Embarrassed police have issued an apology to a mum after officers swooped on her house thinking she had turned it into a cannabis factory and found an electric heater for her two guinea pigs.
A swarm of six officers, in three vehicles, rushed to Pam Hardcastle's home and the 42-year-old was shocked to receive a call from her mother telling her the police were asking her to return from work.
The officers had been alerted when a police helicopter picked up a hotspot on the roof of Pam's garage and assumed it was a drug's den, when in fact it was a cosy home for her loveable pets.
Pam, a primary school learning mentor, was forced to return home to Bradford after officers from West Yorkshire Police obtained a search
warrant and mounted a raid when they thought they had uncovered a specialist heating system designed to grow cannabis.
She explained: "The officer said they wanted me to go home. He said my garage lit up when the police helicopter was out and they believed I could be growing cannabis. He said they had a warrant and they wanted to search my premises.
"It was unbelievable. My mum told them I had guinea pigs in the garage and would have a heater in there to keep them warm. But they cut a bolt off my neighbour's gate to gain entry.
"My neighbours told me police were everywhere. Everybody was asking what I had done wrong. It is embarrassing."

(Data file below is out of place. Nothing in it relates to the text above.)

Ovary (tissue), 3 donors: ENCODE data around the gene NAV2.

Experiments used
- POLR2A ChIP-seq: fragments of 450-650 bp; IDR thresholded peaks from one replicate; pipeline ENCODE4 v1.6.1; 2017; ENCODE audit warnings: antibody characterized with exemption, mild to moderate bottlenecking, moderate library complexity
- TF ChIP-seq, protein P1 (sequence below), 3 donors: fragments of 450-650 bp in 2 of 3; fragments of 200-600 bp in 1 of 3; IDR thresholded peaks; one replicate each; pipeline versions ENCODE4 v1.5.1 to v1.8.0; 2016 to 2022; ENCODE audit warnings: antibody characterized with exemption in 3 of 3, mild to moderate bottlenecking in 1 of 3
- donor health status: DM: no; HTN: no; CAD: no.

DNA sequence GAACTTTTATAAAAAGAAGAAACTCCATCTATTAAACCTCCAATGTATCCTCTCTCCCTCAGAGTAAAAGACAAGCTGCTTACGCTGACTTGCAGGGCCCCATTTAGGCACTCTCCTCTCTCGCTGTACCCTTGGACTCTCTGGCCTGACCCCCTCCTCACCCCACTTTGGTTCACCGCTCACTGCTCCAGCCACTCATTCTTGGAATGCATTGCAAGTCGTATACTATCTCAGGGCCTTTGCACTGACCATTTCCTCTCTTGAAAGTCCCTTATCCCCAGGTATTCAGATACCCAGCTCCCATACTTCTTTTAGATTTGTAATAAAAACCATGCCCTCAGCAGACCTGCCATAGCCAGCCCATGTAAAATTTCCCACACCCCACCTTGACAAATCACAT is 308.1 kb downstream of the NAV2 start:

The two guinea pigs, Simon and Kenny, belonging to Pam's 10-year-old son Jack, had lived in her garage for three months and she had put the heater inside because she was concerned they would get cold.
She said: "I have no criminal record. I haven't even got an unpaid bill. I told the police I was squeaky clean and they said they knew, but they wanted to look in the garage.
"When I opened it up and they saw the guinea pigs, they didn't say anything.
They were in the garage two seconds and they left. People are now wondering
what I've been up to, it's like I've been branded a drug dealer.
"I have contacted a solicitor because I am concerned I might now have a
criminal record. I am worried that this would come up on a CIB check if I went for another job. People think there's no smoke without fire."
Neighbourhood Policing Team Inspector Darren Brown said: "The majority of operations of this nature are intelligence-based and often rely upon swift action.
"Due to the location of the garage, we could not make further observations without alerting the occupants. On this occasion, it transpired that the significant heat source coming from the property was not connected to the production of cannabis.
"Officers who attended explained the full circumstances to the occupant and discussed any damage. I would like to apologise for the distress this may have caused. However, I would point out that these tactics are essential in tackling drugs across the district.
"I can also reassure the occupants that their details will not be kept on police records and I will be personally visiting them to discuss any concerns they may have."
Pam said that a police inspector had now visited her to issue an apology in person and the police had bought a new lock for the neighbour's gate.